Despite a terrible economic climate and through-the-ceiling prices for Super Bowl commercials - most spots were sold for around $3 million - NBC still scored by taking in a reported $206 million in advertising  for commercials during the game, a record. It also brought in $261 million, also a record, for the full day including the pre- and postgame shows.
And, of course, these spots weren't without a few egregious missteps and surprising touchdowns. From the intriguing sight of Bob Dylan and will.i.am performing a song for Pepsi to the cringe inducing image of MC Hammer and Ed McMahon talking about selling off gold plated items, including a toilet bowl, this year's game used music in ways that were both memorable for being inventive and tacky.
Among the hits? Grover Washington Jr. and Bill Wither's classic, "Just The Two Of Us" propelled Taco Bell, Ashford and Simpson's "Ain't No Mountain High Enough" was a bright spot for Budweiser, NBC had the stars of "Medium," "Heroes," and "Chuck" miming Traffic's "Feelin' Alright" and an E-Trade baby sang Mr. Mister's "Broken Wings."
Pepsi also scored with the teaming of Dylan and will.i.am in a spot that mixed footage of Dylan in the sixties with the Black Eyed Peas frontman performing, to link generations on a version of Dylan's "Forever Young." In related news, the singer's "Blowin' In The Wind" has been tapped  by U.K. mass merchant the Co-operative Group to use for a new advertising campaign to be aired next month.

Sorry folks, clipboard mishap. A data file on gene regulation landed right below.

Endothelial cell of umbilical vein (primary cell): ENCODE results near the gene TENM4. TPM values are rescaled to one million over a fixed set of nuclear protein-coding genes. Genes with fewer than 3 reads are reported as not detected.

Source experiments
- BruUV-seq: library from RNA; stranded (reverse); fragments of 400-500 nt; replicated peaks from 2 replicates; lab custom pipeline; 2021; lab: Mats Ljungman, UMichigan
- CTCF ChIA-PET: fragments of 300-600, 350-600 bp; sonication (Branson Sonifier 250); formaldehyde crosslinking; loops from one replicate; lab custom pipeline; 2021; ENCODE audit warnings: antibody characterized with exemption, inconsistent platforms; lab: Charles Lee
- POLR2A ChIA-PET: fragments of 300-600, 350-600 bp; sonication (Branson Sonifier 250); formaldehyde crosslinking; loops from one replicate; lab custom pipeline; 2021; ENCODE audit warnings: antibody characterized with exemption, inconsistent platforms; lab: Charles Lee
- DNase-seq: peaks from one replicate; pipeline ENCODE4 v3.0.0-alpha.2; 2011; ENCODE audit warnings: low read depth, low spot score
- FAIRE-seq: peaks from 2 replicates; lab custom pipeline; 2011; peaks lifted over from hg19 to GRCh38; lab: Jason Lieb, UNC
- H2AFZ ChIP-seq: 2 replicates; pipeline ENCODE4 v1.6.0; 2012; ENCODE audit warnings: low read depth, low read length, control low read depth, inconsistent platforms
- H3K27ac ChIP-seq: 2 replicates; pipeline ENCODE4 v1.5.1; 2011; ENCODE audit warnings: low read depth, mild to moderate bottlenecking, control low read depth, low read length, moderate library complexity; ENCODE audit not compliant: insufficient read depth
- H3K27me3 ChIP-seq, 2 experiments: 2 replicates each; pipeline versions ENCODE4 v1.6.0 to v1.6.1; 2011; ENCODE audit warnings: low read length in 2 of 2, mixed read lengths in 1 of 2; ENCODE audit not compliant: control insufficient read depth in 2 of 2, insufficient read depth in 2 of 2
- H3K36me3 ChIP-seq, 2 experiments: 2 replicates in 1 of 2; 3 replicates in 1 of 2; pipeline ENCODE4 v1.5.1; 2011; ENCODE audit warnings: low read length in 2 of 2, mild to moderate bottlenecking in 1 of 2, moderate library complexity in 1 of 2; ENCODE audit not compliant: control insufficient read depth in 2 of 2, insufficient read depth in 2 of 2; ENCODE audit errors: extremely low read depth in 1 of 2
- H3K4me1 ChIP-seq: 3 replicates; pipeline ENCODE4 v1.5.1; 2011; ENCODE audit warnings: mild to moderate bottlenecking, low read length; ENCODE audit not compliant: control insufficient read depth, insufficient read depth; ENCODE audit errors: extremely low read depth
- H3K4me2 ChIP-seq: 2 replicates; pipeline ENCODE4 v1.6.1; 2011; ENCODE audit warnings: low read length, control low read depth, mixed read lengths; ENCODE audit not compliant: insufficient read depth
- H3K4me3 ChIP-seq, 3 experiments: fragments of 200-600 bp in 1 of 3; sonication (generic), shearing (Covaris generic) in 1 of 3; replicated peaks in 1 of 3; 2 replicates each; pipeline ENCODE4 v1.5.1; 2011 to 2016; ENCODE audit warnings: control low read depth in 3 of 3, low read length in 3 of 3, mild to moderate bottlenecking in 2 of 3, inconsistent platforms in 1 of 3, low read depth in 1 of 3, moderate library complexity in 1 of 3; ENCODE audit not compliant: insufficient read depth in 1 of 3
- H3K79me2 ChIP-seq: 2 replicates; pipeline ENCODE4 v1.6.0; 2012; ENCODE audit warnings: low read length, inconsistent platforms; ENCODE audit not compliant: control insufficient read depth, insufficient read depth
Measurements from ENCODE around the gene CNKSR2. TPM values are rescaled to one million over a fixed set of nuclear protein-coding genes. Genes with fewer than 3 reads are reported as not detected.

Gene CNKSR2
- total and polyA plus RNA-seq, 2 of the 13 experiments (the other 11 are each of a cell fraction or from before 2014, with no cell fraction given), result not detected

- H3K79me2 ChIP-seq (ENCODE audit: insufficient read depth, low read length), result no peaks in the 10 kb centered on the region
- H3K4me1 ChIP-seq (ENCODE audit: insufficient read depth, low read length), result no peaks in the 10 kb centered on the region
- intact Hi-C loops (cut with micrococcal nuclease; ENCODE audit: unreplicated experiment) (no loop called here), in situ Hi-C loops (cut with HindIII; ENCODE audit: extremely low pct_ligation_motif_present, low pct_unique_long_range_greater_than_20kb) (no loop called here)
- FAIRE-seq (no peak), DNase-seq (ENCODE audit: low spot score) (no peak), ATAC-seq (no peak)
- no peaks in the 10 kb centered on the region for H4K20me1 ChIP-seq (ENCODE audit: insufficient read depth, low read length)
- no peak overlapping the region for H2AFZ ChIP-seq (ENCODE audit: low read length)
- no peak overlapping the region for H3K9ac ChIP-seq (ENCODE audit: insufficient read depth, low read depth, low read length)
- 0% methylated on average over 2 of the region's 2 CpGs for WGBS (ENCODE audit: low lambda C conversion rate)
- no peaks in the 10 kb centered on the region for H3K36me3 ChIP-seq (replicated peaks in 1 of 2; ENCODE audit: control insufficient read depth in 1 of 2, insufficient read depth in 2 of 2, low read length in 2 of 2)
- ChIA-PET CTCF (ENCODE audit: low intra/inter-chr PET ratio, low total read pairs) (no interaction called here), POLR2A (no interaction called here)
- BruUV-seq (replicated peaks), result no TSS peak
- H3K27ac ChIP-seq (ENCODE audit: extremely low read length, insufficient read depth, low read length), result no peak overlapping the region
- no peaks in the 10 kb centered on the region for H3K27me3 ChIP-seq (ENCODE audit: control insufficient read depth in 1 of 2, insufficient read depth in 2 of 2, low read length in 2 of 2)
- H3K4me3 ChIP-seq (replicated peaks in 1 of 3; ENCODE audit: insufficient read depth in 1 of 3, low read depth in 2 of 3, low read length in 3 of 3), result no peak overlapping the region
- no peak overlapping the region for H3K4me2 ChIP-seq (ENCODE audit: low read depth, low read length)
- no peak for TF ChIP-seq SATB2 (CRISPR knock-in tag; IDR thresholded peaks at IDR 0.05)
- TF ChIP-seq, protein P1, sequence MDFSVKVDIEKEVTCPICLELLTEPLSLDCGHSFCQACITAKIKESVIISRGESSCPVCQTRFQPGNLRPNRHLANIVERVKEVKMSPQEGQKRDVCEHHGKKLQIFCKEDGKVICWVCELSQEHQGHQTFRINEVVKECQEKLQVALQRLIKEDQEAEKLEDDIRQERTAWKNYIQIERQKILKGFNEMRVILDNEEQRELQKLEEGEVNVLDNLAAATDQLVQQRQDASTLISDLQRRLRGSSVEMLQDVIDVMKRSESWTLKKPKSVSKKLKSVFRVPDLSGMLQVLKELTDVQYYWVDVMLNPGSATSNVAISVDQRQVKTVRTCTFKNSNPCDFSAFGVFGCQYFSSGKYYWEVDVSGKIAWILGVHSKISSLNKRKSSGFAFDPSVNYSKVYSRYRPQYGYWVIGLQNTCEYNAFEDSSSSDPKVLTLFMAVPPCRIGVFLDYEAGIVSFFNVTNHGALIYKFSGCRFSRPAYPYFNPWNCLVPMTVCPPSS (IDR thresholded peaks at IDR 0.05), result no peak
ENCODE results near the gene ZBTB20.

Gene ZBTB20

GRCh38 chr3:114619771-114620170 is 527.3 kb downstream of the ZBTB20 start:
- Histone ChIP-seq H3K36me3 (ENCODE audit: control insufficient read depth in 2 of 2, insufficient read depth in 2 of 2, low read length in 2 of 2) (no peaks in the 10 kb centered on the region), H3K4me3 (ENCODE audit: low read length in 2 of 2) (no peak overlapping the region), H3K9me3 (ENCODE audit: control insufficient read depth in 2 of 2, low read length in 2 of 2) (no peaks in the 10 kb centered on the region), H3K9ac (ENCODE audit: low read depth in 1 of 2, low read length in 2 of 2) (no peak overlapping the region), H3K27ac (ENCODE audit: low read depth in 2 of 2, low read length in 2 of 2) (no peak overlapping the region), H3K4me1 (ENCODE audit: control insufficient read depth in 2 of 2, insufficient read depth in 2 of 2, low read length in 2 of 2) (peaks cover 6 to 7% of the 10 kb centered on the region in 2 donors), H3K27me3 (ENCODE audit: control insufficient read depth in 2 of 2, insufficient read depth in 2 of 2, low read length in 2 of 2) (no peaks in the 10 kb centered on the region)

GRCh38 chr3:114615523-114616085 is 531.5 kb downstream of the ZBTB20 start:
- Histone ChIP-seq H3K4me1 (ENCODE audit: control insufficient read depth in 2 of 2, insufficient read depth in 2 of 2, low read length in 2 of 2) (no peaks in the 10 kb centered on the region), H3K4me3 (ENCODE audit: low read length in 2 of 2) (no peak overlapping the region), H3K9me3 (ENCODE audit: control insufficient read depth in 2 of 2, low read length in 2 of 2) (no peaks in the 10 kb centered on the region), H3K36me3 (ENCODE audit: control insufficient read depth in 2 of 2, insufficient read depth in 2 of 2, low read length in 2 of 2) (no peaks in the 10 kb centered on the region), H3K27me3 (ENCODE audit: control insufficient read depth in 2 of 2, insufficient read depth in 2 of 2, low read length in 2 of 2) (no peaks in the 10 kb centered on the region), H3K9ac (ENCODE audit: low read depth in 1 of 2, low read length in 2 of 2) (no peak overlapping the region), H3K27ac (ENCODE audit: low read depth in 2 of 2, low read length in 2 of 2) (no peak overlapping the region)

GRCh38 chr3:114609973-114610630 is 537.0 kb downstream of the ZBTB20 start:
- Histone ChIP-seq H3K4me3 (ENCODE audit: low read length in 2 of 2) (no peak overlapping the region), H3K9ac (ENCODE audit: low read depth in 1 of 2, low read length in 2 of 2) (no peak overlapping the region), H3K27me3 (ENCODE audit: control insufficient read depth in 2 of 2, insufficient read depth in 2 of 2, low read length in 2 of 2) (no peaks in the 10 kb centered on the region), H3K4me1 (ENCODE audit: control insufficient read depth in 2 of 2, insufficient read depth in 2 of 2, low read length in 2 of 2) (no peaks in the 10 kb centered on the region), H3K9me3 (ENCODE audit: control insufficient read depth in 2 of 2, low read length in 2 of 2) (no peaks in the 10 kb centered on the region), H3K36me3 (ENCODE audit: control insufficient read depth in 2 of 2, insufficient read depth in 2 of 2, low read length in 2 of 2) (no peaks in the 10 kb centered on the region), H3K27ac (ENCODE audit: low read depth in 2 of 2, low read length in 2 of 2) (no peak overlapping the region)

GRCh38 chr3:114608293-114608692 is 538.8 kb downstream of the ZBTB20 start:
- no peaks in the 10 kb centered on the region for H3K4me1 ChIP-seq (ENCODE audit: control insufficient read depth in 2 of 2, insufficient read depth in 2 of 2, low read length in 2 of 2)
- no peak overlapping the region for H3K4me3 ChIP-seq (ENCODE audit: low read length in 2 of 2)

There were some misses as well. Despite hints from Pepsi Co., Lil' Wayne ultimately wasn't used in Gatorade's spot. This after he narrated the viral sensation that lead up to the Super Bowl.
And no matter how firmly cash4gold.com's tongue was planted in its cheek, the sight of rapper MC Hammer and former talk show personality Ed McMahon, two men who are no strangers to money difficulties, shilling for the company was low rent and in poor taste, especially in this economic climate.
Yo Yo Ma lost out when, at the last minute, Hyundai swapped out the famed cellist's spot in favor of one that featured a new Smashing Pumpkins song, "FOL." Users also missed out when the car maker's site, which was allowing fans to edit their own version of the song, were greeted by technical difficulties for much of the game.
To see a full offering of spots from Super Bowl XLIII, visit our sister site Adweek.com .